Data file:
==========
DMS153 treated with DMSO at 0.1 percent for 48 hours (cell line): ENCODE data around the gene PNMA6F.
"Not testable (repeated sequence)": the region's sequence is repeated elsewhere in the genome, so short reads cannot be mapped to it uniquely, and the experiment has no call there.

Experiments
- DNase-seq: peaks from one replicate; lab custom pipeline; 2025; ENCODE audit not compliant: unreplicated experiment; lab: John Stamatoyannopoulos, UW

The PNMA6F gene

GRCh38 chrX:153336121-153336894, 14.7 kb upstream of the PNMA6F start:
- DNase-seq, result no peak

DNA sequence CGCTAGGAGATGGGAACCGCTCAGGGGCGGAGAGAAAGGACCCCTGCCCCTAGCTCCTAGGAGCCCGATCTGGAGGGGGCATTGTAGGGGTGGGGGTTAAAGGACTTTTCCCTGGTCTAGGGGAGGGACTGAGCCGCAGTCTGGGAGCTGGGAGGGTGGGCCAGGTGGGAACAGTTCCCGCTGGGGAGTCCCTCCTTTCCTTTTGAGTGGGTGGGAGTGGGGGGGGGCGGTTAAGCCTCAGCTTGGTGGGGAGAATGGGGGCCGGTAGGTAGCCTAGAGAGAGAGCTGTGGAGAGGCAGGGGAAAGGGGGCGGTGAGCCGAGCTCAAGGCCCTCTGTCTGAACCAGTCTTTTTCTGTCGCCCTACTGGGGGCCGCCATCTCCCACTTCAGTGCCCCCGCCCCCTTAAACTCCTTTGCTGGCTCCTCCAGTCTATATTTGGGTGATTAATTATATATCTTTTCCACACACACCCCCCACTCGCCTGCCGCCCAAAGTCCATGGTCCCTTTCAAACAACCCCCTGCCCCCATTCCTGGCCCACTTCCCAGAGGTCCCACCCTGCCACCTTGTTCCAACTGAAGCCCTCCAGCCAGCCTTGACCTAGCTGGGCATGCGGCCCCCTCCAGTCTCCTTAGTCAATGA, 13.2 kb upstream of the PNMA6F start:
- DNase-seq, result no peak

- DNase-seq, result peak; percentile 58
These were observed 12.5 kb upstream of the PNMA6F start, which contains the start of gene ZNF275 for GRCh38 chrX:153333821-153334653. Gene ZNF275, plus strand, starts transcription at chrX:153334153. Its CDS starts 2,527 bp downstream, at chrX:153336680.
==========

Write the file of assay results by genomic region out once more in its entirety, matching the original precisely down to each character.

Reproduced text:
DMS153 treated with DMSO at 0.1 percent for 48 hours (cell line): ENCODE data around the gene PNMA6F.
"Not testable (repeated sequence)": the region's sequence is repeated elsewhere in the genome, so short reads cannot be mapped to it uniquely, and the experiment has no call there.

Experiments
- DNase-seq: peaks from one replicate; lab custom pipeline; 2025; ENCODE audit not compliant: unreplicated experiment; lab: John Stamatoyannopoulos, UW

The PNMA6F gene

GRCh38 chrX:153336121-153336894, 14.7 kb upstream of the PNMA6F start:
- DNase-seq, result no peak

DNA sequence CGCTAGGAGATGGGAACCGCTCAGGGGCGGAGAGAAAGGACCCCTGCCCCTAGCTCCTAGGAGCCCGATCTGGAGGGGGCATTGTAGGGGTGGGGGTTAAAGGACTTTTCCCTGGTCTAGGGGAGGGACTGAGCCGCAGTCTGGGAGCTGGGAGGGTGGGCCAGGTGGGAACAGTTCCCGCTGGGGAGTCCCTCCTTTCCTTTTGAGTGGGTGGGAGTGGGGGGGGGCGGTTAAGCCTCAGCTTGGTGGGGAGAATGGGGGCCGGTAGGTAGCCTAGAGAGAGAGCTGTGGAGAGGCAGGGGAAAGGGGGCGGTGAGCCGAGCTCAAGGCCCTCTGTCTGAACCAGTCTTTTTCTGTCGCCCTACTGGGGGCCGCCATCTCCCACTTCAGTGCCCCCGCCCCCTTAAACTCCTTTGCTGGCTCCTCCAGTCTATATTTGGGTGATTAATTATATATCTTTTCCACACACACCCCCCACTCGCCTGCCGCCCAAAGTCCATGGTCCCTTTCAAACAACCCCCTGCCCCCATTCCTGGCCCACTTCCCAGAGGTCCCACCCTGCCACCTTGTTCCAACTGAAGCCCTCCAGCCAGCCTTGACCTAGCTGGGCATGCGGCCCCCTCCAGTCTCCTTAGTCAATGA, 13.2 kb upstream of the PNMA6F start:
- DNase-seq, result no peak

- DNase-seq, result peak; percentile 58
These were observed 12.5 kb upstream of the PNMA6F start, which contains the start of gene ZNF275 for GRCh38 chrX:153333821-153334653. Gene ZNF275, plus strand, starts transcription at chrX:153334153. Its CDS starts 2,527 bp downstream, at chrX:153336680.